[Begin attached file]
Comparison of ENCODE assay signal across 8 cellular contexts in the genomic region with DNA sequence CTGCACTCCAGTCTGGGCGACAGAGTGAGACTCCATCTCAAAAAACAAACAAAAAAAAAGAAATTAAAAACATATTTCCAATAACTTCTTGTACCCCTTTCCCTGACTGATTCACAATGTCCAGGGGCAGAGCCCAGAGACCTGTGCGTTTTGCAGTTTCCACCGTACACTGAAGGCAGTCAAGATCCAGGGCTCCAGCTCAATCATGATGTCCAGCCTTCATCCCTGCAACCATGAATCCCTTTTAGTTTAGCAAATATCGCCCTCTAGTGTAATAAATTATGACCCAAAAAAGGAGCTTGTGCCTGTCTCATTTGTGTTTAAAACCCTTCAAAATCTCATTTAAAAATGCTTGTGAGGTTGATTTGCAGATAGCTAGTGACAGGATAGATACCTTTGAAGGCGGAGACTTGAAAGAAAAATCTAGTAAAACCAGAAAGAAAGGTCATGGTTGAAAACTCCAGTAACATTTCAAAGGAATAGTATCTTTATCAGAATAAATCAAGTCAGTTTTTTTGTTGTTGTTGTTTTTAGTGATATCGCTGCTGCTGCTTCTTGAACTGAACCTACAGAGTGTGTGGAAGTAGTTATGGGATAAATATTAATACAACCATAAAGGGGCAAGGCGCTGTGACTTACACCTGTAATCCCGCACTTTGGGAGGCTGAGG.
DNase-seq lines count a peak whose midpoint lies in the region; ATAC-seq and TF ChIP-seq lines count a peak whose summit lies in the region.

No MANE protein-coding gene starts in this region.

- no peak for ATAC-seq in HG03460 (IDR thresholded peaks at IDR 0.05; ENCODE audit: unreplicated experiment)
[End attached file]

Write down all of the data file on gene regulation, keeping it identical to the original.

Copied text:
Comparison of ENCODE assay signal across 8 cellular contexts in the genomic region with DNA sequence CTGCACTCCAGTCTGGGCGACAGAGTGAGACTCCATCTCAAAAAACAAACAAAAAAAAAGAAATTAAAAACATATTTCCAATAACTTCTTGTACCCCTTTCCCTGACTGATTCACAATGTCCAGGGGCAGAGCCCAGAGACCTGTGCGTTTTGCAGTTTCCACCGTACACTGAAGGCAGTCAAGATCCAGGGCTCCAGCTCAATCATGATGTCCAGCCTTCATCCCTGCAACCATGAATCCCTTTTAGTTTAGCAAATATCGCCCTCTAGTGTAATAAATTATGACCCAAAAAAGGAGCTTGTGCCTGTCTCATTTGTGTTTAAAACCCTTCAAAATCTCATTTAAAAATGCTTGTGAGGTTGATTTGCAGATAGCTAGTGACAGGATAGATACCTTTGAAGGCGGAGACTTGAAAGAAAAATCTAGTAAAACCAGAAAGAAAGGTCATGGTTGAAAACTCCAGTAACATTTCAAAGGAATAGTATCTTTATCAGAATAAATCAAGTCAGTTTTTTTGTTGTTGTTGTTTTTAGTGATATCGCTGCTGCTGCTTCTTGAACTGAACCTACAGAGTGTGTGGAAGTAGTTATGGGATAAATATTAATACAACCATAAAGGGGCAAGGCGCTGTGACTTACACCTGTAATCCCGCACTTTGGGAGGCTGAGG.
DNase-seq lines count a peak whose midpoint lies in the region; ATAC-seq and TF ChIP-seq lines count a peak whose summit lies in the region.

No MANE protein-coding gene starts in this region.

- no peak for ATAC-seq in HG03460 (IDR thresholded peaks at IDR 0.05; ENCODE audit: unreplicated experiment)